Government assistance to General Motors and Chrysler enabled orderly bankruptcy proceedings and led to the saving of more than 1.14 million jobs in 2009 alone, according to a recently released study by an automotive think tank.
The study, by the Ann Arbor-based Center for Automotive Research, estimated that an additional 314,400 jobs was saved in 2010. The government help save $96.5 billion in potential personal income losses and allowed $28.6 billion in social security and personal income taxes to be paid to the federal government.
At the time of the bailout, some pundits, and even some lawmakers, suggested that Chrysler and GM didn’t deserve the government’s help. Some even suggested that the bailout was a waste of government money.
“To date, $13.4 billion in principal has been repaid on the government’s $80 billion U.S. investment in the automotive industry. This study shows that $28.6 billion in net losses to the U.S. Treasury were averted by the policy to provide federal assistance to General Motors and Chrysler,” said Sean McAlinden, executive vice president of research and chief economist at CAR. “With this in mind, CAR’s analysis shows the government need only recover $38 billion of the remaining $66.6 billion outstanding investment in this industry to achieve a two-year break-even.”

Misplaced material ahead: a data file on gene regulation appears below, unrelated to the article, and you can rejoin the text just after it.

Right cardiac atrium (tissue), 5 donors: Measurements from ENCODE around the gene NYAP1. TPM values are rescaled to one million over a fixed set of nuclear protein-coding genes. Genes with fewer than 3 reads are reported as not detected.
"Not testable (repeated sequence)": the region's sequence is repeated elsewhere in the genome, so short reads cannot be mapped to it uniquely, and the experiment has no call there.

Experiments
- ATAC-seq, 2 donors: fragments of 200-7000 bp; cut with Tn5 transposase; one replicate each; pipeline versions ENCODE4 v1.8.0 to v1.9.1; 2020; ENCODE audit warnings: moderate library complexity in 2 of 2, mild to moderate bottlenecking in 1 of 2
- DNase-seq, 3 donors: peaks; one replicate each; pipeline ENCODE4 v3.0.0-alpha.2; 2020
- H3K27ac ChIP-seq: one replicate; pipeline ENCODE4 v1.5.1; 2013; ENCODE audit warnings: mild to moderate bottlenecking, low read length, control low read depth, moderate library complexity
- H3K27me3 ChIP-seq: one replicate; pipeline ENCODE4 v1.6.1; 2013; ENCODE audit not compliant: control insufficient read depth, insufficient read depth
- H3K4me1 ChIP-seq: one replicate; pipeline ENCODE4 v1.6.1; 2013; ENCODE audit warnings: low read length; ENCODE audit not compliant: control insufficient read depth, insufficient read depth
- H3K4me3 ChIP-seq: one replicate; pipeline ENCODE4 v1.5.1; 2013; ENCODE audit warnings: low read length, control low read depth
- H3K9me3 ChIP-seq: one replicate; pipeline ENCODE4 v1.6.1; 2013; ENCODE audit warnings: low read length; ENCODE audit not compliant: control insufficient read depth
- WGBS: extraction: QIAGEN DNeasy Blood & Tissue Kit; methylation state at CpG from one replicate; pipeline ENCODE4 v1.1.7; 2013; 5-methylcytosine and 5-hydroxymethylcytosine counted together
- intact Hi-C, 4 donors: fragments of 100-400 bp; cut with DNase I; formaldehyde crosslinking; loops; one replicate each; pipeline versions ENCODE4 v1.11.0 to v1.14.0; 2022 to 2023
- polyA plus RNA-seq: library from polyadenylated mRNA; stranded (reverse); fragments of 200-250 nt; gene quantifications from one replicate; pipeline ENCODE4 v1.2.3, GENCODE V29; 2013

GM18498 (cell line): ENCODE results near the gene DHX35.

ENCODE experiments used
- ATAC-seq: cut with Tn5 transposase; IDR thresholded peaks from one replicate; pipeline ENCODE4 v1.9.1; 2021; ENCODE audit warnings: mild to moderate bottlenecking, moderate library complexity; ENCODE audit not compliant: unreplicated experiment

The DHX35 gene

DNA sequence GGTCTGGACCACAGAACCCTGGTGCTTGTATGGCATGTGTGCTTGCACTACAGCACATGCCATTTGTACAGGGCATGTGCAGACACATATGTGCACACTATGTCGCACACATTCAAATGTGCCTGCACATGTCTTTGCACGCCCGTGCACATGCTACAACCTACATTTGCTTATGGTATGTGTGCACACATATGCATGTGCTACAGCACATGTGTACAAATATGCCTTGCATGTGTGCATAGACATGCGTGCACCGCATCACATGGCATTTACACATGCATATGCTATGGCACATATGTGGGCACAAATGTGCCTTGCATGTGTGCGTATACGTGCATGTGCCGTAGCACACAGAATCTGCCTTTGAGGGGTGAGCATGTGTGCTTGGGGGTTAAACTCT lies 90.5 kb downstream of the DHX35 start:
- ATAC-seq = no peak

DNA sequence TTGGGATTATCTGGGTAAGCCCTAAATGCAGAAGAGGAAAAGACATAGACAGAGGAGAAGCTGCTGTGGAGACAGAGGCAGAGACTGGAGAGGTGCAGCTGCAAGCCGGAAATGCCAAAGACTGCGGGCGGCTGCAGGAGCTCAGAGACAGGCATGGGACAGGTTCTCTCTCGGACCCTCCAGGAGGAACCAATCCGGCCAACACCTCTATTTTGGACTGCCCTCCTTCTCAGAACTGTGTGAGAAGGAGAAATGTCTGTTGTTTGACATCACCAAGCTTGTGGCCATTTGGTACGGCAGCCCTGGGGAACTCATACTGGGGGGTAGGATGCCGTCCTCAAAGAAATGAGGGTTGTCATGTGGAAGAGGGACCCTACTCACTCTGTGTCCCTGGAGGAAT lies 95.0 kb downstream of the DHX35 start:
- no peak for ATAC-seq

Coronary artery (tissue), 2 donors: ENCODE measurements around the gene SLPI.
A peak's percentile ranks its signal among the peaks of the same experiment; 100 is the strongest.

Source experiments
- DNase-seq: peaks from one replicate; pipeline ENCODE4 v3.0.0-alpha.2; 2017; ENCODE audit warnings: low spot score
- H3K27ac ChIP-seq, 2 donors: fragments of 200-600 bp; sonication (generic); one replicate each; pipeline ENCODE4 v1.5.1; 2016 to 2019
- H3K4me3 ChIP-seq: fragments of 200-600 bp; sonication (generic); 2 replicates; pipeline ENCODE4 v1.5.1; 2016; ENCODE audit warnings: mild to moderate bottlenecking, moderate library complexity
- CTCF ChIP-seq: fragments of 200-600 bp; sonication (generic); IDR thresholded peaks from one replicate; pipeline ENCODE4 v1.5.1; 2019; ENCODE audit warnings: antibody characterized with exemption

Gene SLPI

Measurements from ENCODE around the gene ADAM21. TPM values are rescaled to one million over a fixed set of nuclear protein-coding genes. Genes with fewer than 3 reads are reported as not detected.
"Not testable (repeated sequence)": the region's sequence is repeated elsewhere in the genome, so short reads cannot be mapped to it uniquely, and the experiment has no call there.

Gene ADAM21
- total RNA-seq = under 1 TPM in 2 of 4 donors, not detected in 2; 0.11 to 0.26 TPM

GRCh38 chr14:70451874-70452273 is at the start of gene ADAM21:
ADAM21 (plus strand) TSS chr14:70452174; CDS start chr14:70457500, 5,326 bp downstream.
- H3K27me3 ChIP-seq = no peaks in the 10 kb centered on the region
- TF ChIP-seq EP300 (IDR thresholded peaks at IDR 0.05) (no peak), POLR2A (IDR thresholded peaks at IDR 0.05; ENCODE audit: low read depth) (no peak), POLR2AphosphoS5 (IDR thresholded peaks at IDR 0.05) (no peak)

The study, which is available at www.cargroup.org was led by CAR researchers Kristin Dziczek, director of the Labor and Industry Group, and Debra Maranger Menk, project manager.
“The economy performed better than we had originally expected when we produced our May 2009 forecast on the impact of ‘good’ versus ‘bad’ bankruptcies. Although automotive sales were weaker, the Detroit Three market share held up better than anticipated in this smaller market,” said Kristin Dziczek. “The federal decision to invest in the auto industry in 2008 and 2009 deployed critical resources to one of the country’s most productive industries with the highest economic multipliers of any industry. It was clearly a very successful policy intervention at a critical time.”